After talking to pretty much anyone who would listen to my ramblings, I realized it wasn’t the right situation for me. The job itself was great and the company was impressive. And although the “me” I felt during that interview is genuine and alive, she isn’t alone. I’m still passionate about writing and public relations but there are a lot of other, new things that are also very important to me and taking that particular job wouldn’t have left a lot of time or energy for them. I’ve become incredibly vested in health, diet, my family, simple living, community, my faith and discovering myself along the way.

I suppose I was like the Runaway Bunny; I had to go out and see what’s out there before realizing that for right now, I’m right where I’m supposed to be.

I still want and need to work to my skills fresh. Ideally something freelance, telecommute or part-time that would give me some flexibility with J’s crazy work schedule. But I’m not going to make a shoe fit when it just doesn’t feel right. When the right opportunity comes around, and I’m sure it will, it will be just fine. A perfect fit. I won’t be Runaway Mommy, I will just be me.


4 thoughts on “Runaway Mommy.

  1. That’s what I struggle with now. There’s really NO time for anything. Family comes first in my book, lately I’ve been putting my running #2, and everything else skipped down 60 spots below that. I freelance too, at night, but then if I stay up too late at night, I can’t wake up to go run the next morning. Before I got into running, I was dabbling in a bunch of other creative outlets and which I really want to get back into. As much of a supermom I’d like to be, it’s totally draining to do everything you want to do for yourself and others. It’s just plain impossible! Hats off to you for declining the job! At least you know you still got IT! 🙂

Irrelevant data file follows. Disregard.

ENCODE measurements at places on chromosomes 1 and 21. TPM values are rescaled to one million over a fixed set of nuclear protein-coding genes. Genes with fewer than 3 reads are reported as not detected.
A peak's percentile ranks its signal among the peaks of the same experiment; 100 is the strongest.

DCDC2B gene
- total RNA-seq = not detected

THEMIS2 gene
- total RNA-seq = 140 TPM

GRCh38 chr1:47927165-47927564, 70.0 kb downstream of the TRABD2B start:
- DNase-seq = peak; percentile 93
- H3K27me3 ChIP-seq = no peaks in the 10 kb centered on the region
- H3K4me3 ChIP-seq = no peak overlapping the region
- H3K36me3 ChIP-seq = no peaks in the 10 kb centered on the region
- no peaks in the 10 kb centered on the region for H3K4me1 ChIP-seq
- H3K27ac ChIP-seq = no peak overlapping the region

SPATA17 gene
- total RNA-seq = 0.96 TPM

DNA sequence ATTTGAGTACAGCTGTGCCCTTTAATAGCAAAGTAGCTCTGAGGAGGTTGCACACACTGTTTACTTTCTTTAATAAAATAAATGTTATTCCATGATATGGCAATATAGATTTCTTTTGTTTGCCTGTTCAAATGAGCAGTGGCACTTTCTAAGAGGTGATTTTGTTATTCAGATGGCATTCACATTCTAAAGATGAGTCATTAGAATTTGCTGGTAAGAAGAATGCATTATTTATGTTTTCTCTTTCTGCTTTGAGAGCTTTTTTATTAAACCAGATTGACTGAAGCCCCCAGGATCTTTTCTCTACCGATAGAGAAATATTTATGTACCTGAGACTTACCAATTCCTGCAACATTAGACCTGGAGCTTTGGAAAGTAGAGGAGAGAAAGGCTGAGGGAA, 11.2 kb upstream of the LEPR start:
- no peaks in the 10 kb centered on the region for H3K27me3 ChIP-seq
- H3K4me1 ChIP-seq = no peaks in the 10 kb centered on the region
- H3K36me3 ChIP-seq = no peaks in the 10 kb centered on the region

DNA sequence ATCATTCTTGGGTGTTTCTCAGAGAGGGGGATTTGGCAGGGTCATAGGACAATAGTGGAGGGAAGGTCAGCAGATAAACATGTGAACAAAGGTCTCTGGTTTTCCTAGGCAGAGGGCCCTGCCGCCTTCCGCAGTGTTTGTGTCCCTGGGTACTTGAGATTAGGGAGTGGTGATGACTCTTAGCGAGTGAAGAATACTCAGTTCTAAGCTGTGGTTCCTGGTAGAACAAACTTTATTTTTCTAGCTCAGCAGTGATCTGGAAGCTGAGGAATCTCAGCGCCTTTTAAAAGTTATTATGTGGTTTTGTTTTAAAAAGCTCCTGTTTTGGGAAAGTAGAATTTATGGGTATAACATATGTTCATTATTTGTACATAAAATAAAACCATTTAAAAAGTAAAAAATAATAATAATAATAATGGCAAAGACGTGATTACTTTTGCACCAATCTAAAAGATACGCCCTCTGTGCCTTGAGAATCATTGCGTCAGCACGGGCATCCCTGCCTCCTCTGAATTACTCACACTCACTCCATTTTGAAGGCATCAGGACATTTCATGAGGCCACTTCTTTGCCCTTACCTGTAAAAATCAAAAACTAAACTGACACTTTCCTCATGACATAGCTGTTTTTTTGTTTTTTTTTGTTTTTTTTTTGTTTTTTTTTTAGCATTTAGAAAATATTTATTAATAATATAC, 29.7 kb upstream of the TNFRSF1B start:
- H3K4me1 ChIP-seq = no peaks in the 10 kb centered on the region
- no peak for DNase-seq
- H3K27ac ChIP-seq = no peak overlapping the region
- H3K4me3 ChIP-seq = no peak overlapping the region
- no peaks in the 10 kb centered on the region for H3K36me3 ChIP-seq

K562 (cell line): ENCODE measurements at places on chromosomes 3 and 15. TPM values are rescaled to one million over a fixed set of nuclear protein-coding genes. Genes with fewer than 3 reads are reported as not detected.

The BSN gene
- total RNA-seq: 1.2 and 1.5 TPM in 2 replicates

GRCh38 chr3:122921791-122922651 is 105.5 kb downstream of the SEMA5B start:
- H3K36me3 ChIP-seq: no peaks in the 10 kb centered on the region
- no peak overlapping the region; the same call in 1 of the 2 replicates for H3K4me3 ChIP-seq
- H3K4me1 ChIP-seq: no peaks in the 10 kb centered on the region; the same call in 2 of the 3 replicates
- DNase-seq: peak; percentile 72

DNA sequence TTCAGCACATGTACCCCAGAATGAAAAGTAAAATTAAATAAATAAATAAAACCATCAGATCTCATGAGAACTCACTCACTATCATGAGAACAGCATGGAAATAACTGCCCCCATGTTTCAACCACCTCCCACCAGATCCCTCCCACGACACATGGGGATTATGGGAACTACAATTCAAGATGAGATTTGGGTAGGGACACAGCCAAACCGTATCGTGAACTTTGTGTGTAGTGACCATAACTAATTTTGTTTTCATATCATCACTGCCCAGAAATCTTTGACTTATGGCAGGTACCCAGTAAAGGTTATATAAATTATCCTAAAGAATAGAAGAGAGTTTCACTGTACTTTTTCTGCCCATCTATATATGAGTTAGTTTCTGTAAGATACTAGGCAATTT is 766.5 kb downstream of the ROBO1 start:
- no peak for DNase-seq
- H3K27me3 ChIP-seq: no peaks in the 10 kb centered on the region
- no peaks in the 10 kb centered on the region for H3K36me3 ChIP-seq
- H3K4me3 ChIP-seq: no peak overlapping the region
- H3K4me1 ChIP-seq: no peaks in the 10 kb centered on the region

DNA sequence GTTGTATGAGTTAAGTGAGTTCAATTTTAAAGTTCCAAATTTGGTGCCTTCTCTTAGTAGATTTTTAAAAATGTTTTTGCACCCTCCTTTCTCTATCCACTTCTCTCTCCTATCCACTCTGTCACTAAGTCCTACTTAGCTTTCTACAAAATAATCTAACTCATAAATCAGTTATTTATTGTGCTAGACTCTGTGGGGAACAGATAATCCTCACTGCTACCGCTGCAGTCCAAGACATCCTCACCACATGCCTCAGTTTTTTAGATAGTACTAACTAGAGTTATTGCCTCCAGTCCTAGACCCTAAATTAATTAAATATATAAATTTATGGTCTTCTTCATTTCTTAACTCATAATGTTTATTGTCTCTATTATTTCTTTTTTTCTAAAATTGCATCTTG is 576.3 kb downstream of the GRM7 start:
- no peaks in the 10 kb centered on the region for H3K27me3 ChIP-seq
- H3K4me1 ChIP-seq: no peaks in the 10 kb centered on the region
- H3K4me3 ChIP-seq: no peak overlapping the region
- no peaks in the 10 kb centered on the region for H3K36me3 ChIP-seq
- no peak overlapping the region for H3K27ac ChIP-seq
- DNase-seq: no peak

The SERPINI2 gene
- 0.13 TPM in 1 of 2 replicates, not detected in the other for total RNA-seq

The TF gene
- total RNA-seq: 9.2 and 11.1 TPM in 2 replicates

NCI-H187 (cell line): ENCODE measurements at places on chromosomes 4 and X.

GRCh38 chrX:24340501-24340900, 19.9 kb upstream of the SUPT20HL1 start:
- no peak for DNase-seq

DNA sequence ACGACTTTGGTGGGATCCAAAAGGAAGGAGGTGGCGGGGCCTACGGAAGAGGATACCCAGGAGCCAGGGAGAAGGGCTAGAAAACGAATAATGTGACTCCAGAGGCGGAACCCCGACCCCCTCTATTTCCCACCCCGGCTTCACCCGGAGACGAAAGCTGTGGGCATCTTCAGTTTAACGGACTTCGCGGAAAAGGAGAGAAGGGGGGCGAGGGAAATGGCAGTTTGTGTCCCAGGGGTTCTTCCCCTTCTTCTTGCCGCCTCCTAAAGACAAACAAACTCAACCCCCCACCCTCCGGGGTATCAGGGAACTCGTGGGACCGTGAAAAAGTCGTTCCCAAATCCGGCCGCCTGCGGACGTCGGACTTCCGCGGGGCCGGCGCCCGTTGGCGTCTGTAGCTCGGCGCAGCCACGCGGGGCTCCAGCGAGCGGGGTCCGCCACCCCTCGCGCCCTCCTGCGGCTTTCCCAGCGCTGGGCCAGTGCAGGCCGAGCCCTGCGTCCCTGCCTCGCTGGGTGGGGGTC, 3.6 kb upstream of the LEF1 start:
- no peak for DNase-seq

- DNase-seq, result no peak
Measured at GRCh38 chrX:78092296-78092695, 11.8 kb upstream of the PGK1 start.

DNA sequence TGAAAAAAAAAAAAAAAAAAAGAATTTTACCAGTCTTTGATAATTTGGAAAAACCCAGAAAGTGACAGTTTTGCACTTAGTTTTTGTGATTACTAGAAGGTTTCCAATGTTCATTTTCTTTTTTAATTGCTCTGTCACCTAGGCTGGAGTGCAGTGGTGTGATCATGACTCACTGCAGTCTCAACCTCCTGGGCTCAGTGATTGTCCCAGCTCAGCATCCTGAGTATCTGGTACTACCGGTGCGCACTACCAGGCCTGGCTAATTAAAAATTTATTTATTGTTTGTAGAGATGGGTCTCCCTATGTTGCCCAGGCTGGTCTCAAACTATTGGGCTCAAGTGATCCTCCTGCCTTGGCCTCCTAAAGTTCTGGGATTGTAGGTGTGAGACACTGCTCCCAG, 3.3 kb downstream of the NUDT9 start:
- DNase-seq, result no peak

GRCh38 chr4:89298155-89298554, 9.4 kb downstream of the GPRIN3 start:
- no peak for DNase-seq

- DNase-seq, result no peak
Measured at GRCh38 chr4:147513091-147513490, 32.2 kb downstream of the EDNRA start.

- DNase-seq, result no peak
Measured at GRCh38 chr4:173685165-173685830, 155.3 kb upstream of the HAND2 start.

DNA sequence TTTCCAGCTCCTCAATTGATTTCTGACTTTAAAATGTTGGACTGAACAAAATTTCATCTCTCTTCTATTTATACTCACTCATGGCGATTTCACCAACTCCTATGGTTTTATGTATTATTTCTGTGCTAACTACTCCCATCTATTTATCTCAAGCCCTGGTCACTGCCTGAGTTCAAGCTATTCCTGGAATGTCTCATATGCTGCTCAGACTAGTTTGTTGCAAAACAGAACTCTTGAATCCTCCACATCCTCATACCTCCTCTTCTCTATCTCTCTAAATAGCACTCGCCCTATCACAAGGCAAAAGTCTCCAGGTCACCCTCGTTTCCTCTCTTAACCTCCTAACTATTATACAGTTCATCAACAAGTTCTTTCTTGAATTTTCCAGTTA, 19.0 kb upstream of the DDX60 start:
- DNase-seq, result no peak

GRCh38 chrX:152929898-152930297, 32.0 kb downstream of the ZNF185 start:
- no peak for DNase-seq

• I know! Somedays I don’t know how I would fit one more thing into 24 hours and then others, I’m just itching to do something else and different. I’m envious of the women who can do it all – I’d like my girls to know they can have it all and on their own terms (relatively speaking). I actually didn’t have to decline it – I found out today that they offered the position to someone else and I’m so grateful and glad for the other person. But yes, it’s nice to be wanted!

  2. Really refreshing outlook, Liz. I loved your line, “I’m right where I need to be.” I think that’s the best approach you can have. Although they are different circumstances, I can relate. When I was job hunting after college (and I felt so uncertain about EVERYTHING), I was constantly on the lookout for signs that I was doing what I needed to and that I was choosing the right path. And gradually, I would get pangs of “I’m right where I need to be” as I began to apply to certain jobs and was rejected from others. I listened to those pangs and it led me to the right job, exactly where I needed to be.

    It sounds like you listened to your gut and made the right move. You’re right where you need to be, and when the right opportunity comes along, you most definitely will seize it.

  3. Pingback: One hundred. | The Lambent Life